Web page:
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U.K. company sets a record for world’s largest 3D-printed rocket engine


Between SpaceX’s reusable, vertically landing rockets, trips to the far side of the moon, and some halfway serious talk about asteroid mining and Mars colonies, we’re living in an exciting age for boundary-pushing. high-tech space travel. The latest illustration of this? A U.K. startup, Orbex, which recently debuted the world’s largest 3D-printed rocket engine. Produced in one single piece of high spec metal alloy, without joins, the rocket is up to 30 percent lighter and 20 percent more efficient than other similarly sized rockets, as well as being better able to withstand high temperature and pressure.

“3D printing, or additive manufacturing, has come on in leaps and bounds over the past few years — in many ways making this a superior form of parts manufacturing than traditional methods,” Chris Larmour, CEO of Orbex, told Digital Trends. “It is certainly much, much faster, meaning that we could create a new rocket engine in three to four days, which is a huge advantage as we scale rocket development over time. The other big leap forward with this rocket engine is that it is the first commercial rocket engine designed to work with bio-propane, which is a clean-burning and renewable fuel.”


The 3D-printed rocket was produced with input from several partners, included 3D-printing company SLM Solutions and bottled butane and propane provide Calor. The finished rocket, complete with 3D-0printed rocket engine, will stand around 56 feet. That’s only around one quarter the size of a SpaceX Falcon 9 rocket, but more than capable of carrying out its mission.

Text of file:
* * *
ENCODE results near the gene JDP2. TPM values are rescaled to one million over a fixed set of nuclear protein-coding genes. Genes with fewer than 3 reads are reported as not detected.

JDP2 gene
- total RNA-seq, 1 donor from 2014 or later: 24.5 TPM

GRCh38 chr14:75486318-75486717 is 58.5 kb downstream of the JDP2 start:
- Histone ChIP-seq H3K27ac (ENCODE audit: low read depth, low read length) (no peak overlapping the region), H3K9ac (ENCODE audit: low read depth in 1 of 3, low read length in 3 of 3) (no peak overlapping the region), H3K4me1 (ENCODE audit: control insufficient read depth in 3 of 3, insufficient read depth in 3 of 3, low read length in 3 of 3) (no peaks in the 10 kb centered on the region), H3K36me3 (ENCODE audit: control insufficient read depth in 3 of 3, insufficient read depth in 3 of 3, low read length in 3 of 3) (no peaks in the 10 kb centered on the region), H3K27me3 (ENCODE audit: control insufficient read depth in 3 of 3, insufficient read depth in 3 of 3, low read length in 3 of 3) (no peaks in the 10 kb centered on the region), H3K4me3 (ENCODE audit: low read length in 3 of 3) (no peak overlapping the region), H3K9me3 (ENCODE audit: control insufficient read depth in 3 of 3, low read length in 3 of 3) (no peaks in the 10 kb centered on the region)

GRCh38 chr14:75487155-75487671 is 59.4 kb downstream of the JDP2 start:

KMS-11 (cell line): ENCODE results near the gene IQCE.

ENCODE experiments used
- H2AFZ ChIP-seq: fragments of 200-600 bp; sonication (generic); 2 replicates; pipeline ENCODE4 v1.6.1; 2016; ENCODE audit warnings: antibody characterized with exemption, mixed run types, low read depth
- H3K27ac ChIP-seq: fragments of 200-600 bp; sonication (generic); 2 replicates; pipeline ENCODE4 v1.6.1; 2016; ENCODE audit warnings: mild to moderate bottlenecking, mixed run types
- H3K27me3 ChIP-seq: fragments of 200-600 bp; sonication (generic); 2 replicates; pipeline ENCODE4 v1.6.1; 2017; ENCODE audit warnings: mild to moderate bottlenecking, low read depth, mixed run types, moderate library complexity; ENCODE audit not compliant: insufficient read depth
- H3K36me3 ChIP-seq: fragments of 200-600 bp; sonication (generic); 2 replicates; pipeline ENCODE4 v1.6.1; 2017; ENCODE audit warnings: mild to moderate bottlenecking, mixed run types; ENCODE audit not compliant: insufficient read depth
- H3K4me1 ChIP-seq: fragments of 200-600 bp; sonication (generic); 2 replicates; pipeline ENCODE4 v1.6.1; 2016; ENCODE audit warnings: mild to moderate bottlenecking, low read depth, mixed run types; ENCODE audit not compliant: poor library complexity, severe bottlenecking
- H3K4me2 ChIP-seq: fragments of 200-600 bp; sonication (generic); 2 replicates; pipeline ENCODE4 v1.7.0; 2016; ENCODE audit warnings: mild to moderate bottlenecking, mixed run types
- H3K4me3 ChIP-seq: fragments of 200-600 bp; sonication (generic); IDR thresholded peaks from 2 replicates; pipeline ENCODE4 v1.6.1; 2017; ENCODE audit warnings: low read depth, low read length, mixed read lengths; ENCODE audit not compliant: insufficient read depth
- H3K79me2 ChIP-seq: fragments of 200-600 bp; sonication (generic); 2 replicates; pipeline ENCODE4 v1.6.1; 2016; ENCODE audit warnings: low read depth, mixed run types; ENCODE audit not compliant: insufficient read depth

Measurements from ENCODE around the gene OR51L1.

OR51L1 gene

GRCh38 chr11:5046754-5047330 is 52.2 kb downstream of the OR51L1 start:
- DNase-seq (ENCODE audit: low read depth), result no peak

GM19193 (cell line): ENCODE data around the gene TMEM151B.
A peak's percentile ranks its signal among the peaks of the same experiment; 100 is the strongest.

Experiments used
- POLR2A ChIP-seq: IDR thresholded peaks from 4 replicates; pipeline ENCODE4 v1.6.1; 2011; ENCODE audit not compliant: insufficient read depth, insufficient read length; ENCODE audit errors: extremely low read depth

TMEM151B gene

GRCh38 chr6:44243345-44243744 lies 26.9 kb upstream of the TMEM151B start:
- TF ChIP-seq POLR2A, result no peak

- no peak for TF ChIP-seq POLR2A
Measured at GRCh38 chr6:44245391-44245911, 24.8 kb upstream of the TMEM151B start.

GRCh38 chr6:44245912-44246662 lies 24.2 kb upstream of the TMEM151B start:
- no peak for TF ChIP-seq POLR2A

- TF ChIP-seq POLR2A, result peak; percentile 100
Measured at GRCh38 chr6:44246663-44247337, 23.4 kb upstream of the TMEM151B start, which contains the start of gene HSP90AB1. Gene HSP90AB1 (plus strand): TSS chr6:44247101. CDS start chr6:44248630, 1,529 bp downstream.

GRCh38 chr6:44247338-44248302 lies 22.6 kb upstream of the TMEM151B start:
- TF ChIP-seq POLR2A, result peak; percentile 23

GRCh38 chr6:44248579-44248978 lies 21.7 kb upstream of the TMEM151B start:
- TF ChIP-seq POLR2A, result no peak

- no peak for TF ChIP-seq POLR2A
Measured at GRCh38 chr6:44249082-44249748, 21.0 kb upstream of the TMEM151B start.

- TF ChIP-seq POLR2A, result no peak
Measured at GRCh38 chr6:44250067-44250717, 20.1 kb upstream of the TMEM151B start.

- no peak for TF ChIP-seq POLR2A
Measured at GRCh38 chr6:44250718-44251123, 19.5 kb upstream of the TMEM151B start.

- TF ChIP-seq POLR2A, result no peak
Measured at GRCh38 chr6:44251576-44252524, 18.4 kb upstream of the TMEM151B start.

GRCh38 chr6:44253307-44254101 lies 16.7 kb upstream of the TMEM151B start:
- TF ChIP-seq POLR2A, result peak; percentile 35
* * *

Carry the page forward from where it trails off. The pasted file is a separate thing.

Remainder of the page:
“Prime is a two-stage rocket,” Larmour said. “The first stage of the rocket hasn’t been unveiled yet and will reside at the back of the stage 2 rocket, which was just revealed to the public. The objective of the first stage is to launch the rocket off the ground, and the second stage launches the rocket — and its payload of satellites — into Earth’s orbit. The small satellites that will be deployed will have a range of uses such as earth observation and communications applications, and are often deployed in constellations.”

Orbex is planning for its first launch to take place in Scotland in 2021. It has recruited Switzerland’s Astrocast SA as a customer to launch 10 nanosatellites in 2023 as part of its global Internet of Things (IoT) network.

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Luke Dormehl
I'm a UK-based tech writer covering Cool Tech at Digital Trends. I've also written for Fast Company, Wired, the Guardian…
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